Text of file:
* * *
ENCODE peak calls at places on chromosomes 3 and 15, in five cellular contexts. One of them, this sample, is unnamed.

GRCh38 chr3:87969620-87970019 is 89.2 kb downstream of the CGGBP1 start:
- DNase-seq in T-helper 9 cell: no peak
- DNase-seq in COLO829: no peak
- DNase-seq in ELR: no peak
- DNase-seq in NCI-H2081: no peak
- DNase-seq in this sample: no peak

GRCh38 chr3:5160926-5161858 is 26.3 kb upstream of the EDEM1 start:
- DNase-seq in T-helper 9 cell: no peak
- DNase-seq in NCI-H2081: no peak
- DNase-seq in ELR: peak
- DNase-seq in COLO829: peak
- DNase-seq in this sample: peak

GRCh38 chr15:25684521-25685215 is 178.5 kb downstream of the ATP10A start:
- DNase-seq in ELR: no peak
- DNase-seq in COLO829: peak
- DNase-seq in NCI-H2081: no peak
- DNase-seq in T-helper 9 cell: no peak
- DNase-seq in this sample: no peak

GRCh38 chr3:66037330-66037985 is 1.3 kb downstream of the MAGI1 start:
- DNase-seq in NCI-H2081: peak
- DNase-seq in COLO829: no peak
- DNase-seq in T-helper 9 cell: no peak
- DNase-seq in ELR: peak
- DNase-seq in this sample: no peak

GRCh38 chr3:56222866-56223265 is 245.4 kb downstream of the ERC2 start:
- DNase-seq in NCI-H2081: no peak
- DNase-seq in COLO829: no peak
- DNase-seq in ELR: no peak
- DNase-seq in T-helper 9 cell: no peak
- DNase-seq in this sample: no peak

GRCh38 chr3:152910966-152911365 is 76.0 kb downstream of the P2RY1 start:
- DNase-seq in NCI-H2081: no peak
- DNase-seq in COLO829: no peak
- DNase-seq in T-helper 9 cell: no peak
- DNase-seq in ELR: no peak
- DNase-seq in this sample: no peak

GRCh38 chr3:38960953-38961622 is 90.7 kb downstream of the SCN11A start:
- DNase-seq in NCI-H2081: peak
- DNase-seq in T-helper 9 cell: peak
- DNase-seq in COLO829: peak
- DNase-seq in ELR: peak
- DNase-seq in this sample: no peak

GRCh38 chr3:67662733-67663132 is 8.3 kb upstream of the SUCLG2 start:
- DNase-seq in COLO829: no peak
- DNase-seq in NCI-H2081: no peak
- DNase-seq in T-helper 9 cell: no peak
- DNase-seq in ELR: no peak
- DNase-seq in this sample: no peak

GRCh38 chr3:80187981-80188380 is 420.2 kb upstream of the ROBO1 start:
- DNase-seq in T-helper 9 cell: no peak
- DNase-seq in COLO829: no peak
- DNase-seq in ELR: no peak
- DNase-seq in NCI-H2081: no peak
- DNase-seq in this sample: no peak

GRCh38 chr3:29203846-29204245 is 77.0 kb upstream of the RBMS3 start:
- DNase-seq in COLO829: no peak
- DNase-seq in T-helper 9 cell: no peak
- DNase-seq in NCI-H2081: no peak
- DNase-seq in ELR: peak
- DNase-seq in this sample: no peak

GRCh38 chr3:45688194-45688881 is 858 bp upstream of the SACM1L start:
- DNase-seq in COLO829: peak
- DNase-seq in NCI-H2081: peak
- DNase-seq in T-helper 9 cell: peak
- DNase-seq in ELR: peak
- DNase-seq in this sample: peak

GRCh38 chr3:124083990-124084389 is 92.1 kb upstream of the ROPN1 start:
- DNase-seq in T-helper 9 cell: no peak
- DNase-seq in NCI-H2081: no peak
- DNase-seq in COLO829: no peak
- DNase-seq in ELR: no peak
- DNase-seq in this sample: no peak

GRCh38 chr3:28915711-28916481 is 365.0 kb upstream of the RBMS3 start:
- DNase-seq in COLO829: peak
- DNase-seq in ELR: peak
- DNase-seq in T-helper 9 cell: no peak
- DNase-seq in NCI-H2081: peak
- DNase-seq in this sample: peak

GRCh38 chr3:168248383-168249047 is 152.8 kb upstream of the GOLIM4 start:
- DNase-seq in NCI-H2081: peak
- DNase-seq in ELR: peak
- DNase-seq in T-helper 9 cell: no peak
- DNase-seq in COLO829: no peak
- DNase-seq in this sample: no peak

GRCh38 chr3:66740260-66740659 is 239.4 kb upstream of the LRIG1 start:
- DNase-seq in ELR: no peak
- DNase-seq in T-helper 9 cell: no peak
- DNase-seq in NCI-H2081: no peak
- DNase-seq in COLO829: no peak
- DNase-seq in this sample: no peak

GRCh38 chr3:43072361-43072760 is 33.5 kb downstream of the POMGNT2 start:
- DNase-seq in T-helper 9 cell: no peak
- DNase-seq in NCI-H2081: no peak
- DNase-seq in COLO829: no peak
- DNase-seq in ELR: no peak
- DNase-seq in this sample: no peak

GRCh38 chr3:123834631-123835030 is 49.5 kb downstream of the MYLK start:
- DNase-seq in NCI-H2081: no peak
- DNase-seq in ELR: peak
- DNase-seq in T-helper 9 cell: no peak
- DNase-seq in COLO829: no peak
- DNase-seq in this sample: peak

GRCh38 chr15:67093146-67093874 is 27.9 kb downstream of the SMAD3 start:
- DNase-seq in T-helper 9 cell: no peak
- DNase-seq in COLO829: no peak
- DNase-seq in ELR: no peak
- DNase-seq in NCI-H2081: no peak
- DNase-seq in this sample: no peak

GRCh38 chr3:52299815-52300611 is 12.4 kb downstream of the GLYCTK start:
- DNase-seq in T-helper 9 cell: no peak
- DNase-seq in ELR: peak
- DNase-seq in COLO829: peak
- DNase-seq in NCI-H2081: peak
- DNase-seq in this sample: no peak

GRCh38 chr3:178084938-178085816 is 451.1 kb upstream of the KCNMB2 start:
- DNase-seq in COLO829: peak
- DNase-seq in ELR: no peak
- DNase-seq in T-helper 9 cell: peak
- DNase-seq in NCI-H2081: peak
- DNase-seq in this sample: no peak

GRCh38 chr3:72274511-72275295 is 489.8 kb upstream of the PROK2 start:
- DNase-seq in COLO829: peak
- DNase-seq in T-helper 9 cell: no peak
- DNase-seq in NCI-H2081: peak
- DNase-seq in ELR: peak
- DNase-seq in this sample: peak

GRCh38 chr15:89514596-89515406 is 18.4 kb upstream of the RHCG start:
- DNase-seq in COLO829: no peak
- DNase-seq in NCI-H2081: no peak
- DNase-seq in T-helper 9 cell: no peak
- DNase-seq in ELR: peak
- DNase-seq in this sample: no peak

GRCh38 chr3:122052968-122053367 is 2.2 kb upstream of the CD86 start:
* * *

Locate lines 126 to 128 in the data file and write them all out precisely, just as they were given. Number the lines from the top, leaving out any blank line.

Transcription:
- DNase-seq in ELR: peak
- DNase-seq in this sample: peak

GRCh38 chr15:89514596-89515406 is 18.4 kb upstream of the RHCG start: